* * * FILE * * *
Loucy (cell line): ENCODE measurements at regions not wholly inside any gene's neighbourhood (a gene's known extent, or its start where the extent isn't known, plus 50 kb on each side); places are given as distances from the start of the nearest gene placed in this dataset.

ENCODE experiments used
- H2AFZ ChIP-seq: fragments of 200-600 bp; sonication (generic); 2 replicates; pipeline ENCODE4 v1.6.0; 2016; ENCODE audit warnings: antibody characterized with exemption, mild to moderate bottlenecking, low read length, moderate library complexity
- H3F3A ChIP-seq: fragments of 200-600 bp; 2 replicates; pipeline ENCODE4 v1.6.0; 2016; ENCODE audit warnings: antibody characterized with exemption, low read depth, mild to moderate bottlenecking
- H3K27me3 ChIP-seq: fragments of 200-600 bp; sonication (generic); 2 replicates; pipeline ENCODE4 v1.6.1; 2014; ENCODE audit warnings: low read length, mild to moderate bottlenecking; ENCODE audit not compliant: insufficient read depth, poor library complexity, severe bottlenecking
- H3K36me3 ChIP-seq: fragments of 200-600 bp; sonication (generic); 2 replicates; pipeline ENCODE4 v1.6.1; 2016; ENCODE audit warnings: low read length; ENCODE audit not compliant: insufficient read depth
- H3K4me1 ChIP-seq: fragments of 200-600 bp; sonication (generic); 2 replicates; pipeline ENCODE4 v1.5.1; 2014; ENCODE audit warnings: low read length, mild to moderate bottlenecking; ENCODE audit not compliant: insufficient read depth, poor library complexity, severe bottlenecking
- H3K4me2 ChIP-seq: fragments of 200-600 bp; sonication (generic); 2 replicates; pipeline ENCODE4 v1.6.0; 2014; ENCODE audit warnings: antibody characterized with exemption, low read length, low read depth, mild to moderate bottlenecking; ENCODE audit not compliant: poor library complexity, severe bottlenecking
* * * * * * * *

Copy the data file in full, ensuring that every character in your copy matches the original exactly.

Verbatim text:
Loucy (cell line): ENCODE measurements at regions not wholly inside any gene's neighbourhood (a gene's known extent, or its start where the extent isn't known, plus 50 kb on each side); places are given as distances from the start of the nearest gene placed in this dataset.

ENCODE experiments used
- H2AFZ ChIP-seq: fragments of 200-600 bp; sonication (generic); 2 replicates; pipeline ENCODE4 v1.6.0; 2016; ENCODE audit warnings: antibody characterized with exemption, mild to moderate bottlenecking, low read length, moderate library complexity
- H3F3A ChIP-seq: fragments of 200-600 bp; 2 replicates; pipeline ENCODE4 v1.6.0; 2016; ENCODE audit warnings: antibody characterized with exemption, low read depth, mild to moderate bottlenecking
- H3K27me3 ChIP-seq: fragments of 200-600 bp; sonication (generic); 2 replicates; pipeline ENCODE4 v1.6.1; 2014; ENCODE audit warnings: low read length, mild to moderate bottlenecking; ENCODE audit not compliant: insufficient read depth, poor library complexity, severe bottlenecking
- H3K36me3 ChIP-seq: fragments of 200-600 bp; sonication (generic); 2 replicates; pipeline ENCODE4 v1.6.1; 2016; ENCODE audit warnings: low read length; ENCODE audit not compliant: insufficient read depth
- H3K4me1 ChIP-seq: fragments of 200-600 bp; sonication (generic); 2 replicates; pipeline ENCODE4 v1.5.1; 2014; ENCODE audit warnings: low read length, mild to moderate bottlenecking; ENCODE audit not compliant: insufficient read depth, poor library complexity, severe bottlenecking
- H3K4me2 ChIP-seq: fragments of 200-600 bp; sonication (generic); 2 replicates; pipeline ENCODE4 v1.6.0; 2014; ENCODE audit warnings: antibody characterized with exemption, low read length, low read depth, mild to moderate bottlenecking; ENCODE audit not compliant: poor library complexity, severe bottlenecking